David Olusoga described his emotions on seeing his grandparents’ lives recorded in the 1921 census (“Time fell apart when I saw how my grandfather lived a century ago. The story is become intimate”, Commentary). I too wept while researching the history of my family through the censuses of 1841 and following. My ancestors lived in the industrial city of Birmingham and experienced the hardships of that time, including overcrowding, infant mortality and low life expectancy. I found my ancestors in orphanages and asylums and discovered the range of trades they practiced in the “city of a thousand trades”. Their work was hard and often did not provide an income to cover decent housing, even if it had been available, even though the goods they made were sold around the world. It’s a story I never learned in school and rarely see on screen.
During the pandemic, we have begun to wake up to the issues of historical and contemporary injustices, but we are still a divided society and ready to turn a blind eye to the fact that we benefit from the work of people who cannot afford housing. decent and healthy food, whether in this country or elsewhere. It is the key workers who have been so essential over the past two years.
Johnson’s time is up
“Only a leveling up can save Johnsonism from being an empty creed” (Commentary): The title of Anne McElvoy’s thoughtful column was wrong in only one crucial point. There is no “Johnsonism” and there never was, only an unprincipled political shape-shifter driven by hubris, personal ambition and a delusional image of himself as some sort of reincarnated Churchill. . From Brexit to the gaffes of the Covid crisis and a reliance on catchy slogans about coherent political strategies, Boris Johnson embodied a passing public appetite for the ‘famous politician’ with hollow comic flair replaced by serious and substantial ideas.
Polls suggest the public is now ahead of most media in seeing through Johnson on several fronts, including Brexit where Buyers Remorse continues to gain momentum as reality replaces poorly sold fantasy. Combine that with the looming cost of living crisis and a sordid, hypocritical legacy that will refuse to go away and 2022 is the year the Conservative Party’s ruthless survival instincts will seal Johnson’s fate. The results of May’s local elections could well prove a breaking point when the men in blue suits conclude that the Prime Minister’s time is up. In the two words with which Ms. McElvoy concluded: tick tock.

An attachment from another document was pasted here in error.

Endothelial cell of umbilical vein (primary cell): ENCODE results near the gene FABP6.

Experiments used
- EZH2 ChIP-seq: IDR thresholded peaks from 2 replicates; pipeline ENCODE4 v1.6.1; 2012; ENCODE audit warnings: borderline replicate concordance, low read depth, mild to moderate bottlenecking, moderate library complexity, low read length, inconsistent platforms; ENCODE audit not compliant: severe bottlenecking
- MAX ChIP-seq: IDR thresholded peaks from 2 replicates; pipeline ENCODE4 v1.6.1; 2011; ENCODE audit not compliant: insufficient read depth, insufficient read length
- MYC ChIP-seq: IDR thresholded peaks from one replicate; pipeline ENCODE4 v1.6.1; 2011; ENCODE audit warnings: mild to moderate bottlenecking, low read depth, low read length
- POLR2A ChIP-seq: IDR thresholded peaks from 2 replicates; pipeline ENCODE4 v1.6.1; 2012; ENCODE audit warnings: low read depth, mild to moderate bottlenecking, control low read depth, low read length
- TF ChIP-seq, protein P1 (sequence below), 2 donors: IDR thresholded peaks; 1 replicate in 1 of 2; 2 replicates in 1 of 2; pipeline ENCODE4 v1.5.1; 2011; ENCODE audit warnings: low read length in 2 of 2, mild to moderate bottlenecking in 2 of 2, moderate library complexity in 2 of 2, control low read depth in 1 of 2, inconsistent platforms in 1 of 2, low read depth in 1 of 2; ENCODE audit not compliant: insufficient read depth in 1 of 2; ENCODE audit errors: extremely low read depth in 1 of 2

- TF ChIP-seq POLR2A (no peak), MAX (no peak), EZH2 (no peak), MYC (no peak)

St Albans, Hertfordshire
Smart shopping? Barely
Supermarkets hold a special place in retail because everyone needs food (“Are smart supermarkets heralding the end of shopping as we know it?”, Magazine). Big companies (whether existing supermarkets or new entrants like Amazon) tell us that ‘smart’ stores are to our benefit, but in reality they save businesses money. And are these savings returned to the customer at lower prices? No, they increase company profits and therefore dividends to shareholders. And what happens to the cash desk and other low-paid employees who lose their jobs? They will likely need state benefits. Thus, automating our procurement becomes another indirect route (alongside privatization or outsourcing of public sector functions) to funnel taxpayers’ money into shareholders’ pockets. But if too many people lose their jobs to “smart” automation, who will pay taxes to fund benefits for those left unemployed or underemployed?
Stop trying. start thinking